Photo Illustration: Sarah Grillo/Axios. Getty Images photos: Ethan Miller and Brian Blanco

The six "unity" task forces that the Joe Biden and Bernie Sanders put together unveiled their policy recommendations yesterday.

The big picture: Big climate ideas include setting "technology-neutral" standards to achieve 100% carbon-free electricity by 2035, and a goal of achieving net-zero emissions in all new buildings by 2030.

  • The climate task force was co-chaired by former Secretary of State John Kerry, who backed Biden in the primary, and Rep. Alexandria Ocasio-Cortez, who backed Sanders.
  • The document they produced are suggestions for the Biden campaign and the Democratic National Committee platform, so we'll see what's picked up. But it's hard to imagine all this huffing and puffing if it was going to just be shelved.

The intrigue: There's a lot more in the document, including a heavy emphasis on environmental justice, but what caught my attention is what yesterday's rollout says about where climate politics are at right now.

  • Like last week's detailed ideas from Nancy Pelosi-aligned House Democrats, the recommendations stop short of what the Sanders-AOC orbit wants in a climate blueprint. For instance, as Reuters notes, there's no fracking ban.
  • And like last week's unveiling, the new plan did not cause a flare-up in intra-left tensions over policy.
  • Varshini Prakash of the pro-Sanders Sunrise Movement, who was on the task force, said nice things about the result while vowing to keep pushing in some areas.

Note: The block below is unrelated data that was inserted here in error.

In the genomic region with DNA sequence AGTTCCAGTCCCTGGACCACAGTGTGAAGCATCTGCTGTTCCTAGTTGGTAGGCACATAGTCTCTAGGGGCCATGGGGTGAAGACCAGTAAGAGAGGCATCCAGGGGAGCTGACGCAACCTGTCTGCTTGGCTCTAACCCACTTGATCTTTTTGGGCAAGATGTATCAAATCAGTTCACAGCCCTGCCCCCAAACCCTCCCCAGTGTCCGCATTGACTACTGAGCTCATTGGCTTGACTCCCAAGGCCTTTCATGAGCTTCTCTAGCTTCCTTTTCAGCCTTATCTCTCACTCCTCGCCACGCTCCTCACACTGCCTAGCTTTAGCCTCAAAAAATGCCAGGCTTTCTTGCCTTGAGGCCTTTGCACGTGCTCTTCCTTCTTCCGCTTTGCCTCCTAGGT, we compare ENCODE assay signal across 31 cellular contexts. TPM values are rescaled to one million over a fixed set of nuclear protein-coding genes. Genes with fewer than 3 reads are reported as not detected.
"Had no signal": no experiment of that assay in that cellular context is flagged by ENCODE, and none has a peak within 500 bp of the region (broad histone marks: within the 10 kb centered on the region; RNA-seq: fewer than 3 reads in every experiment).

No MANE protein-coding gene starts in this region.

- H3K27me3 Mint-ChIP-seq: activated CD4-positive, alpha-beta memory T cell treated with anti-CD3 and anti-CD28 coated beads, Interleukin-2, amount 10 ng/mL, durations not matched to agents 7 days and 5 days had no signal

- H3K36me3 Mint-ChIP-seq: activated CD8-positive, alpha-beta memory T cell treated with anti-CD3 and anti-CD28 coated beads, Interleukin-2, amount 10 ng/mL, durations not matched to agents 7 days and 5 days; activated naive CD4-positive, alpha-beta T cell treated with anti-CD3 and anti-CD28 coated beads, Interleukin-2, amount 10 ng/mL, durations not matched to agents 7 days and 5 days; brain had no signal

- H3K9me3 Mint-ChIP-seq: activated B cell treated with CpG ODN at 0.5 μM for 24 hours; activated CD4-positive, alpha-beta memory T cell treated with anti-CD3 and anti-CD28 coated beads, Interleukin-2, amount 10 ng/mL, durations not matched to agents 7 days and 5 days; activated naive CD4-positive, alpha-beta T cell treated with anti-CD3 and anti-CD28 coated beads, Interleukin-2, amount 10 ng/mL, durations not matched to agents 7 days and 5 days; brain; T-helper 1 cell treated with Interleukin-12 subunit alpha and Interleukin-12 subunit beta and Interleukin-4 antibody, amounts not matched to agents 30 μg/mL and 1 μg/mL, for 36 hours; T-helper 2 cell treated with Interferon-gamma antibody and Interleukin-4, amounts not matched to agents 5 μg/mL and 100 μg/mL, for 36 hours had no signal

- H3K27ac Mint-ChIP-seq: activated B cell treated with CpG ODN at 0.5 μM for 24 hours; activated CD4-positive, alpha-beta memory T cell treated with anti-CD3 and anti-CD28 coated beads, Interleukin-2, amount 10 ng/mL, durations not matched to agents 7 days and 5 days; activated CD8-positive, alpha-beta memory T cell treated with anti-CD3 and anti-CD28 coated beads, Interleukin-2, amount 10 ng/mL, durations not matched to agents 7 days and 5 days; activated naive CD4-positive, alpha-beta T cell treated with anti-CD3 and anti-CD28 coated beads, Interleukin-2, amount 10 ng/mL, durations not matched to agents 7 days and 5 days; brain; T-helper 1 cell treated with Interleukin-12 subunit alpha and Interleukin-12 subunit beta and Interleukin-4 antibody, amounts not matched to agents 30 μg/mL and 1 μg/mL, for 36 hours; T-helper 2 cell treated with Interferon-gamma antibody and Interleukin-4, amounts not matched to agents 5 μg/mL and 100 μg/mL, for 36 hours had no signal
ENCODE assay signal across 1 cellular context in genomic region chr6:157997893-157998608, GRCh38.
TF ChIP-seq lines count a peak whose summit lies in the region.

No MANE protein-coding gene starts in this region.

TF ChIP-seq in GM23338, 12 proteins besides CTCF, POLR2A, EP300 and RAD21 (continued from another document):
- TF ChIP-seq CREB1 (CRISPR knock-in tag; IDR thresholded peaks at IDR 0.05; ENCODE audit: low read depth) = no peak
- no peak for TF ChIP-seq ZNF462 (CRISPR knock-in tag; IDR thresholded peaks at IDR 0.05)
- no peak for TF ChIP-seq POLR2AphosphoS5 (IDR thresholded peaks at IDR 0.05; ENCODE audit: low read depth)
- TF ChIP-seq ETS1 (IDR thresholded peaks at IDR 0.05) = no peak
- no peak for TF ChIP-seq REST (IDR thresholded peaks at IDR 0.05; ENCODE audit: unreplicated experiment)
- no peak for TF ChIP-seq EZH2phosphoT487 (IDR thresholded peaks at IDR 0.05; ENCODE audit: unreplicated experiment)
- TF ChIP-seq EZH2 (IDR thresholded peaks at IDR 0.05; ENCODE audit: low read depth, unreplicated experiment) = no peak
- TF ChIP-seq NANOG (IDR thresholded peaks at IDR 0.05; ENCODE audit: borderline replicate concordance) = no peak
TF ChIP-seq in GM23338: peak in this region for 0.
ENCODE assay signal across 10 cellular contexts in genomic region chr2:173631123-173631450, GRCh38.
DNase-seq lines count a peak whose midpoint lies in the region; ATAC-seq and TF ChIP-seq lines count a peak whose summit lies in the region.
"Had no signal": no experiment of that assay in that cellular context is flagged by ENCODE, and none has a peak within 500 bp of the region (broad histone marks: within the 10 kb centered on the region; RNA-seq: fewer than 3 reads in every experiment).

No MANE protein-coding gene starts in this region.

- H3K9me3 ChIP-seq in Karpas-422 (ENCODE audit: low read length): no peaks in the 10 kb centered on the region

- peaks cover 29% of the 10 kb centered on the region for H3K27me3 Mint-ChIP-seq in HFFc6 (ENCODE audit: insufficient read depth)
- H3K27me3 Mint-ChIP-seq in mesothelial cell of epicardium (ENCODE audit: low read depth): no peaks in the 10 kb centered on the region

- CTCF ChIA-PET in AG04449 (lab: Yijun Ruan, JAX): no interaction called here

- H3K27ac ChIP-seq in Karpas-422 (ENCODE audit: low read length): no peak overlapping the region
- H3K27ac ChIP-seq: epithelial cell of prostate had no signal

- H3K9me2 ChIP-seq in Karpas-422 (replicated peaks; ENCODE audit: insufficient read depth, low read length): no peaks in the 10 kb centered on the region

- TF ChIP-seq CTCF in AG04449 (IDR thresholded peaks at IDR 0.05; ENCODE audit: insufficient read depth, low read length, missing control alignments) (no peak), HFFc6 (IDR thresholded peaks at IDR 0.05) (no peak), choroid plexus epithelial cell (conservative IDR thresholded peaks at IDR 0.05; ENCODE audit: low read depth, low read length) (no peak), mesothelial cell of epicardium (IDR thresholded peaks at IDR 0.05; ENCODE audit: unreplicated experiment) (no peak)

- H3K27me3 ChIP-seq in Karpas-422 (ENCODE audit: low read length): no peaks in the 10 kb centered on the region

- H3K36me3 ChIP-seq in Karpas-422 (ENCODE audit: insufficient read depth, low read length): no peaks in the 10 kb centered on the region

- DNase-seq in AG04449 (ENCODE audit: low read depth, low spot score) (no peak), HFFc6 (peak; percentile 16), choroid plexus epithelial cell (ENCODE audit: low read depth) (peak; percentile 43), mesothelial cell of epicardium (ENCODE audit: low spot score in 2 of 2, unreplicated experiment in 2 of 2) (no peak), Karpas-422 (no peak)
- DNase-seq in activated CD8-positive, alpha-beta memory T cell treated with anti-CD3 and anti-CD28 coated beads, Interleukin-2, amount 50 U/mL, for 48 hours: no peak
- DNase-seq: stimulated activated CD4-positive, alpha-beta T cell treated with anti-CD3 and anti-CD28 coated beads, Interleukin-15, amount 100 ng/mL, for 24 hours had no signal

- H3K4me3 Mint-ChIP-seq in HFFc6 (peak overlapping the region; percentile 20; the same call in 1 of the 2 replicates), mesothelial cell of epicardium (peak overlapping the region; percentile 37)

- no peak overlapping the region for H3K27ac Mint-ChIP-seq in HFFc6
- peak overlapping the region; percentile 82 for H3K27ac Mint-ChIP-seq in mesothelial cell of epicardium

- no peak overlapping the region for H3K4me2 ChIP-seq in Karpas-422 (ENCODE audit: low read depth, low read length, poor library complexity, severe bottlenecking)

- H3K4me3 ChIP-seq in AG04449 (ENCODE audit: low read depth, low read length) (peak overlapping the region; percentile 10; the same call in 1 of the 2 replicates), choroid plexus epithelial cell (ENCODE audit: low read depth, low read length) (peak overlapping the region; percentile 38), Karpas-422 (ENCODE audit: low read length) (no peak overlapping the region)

With Biden up in the polls and a chance for Democrats to regain the Senate too, there's little interest in dust-ups ahead of the election when there's a chance of opening a small window for climate legislation.

  • And the party establishment has actually moved pretty far left on climate already (probably well beyond what could ever be enacted, but that's another story), and that will be even more true if these new goals are adopted.
  • Finally, the upstart Sunrise Movement has adjusted its tactical posture in recent months (remember this is a group that in late 2019 claimed Biden's climate plan, which is vastly more aggressive than anything contemplated under Obama, was an "F-").

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Biden's diverse Cabinet

Illustration: Eniola Odetunde/Axios

If Joe Biden wins the presidency, his advisers plan to assemble the most diverse Cabinet in U.S. history as he works to fulfill a pledge to build the Democratic Party on a new generation of leaders.

The big picture: Many of Biden's longtime aides, most of whom are white and male, are expected to follow him to the West Wing. That means the pressure will be on to recruit a Cabinet that's both younger and more diverse.

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Illustration: Sarah Grillo/Axios

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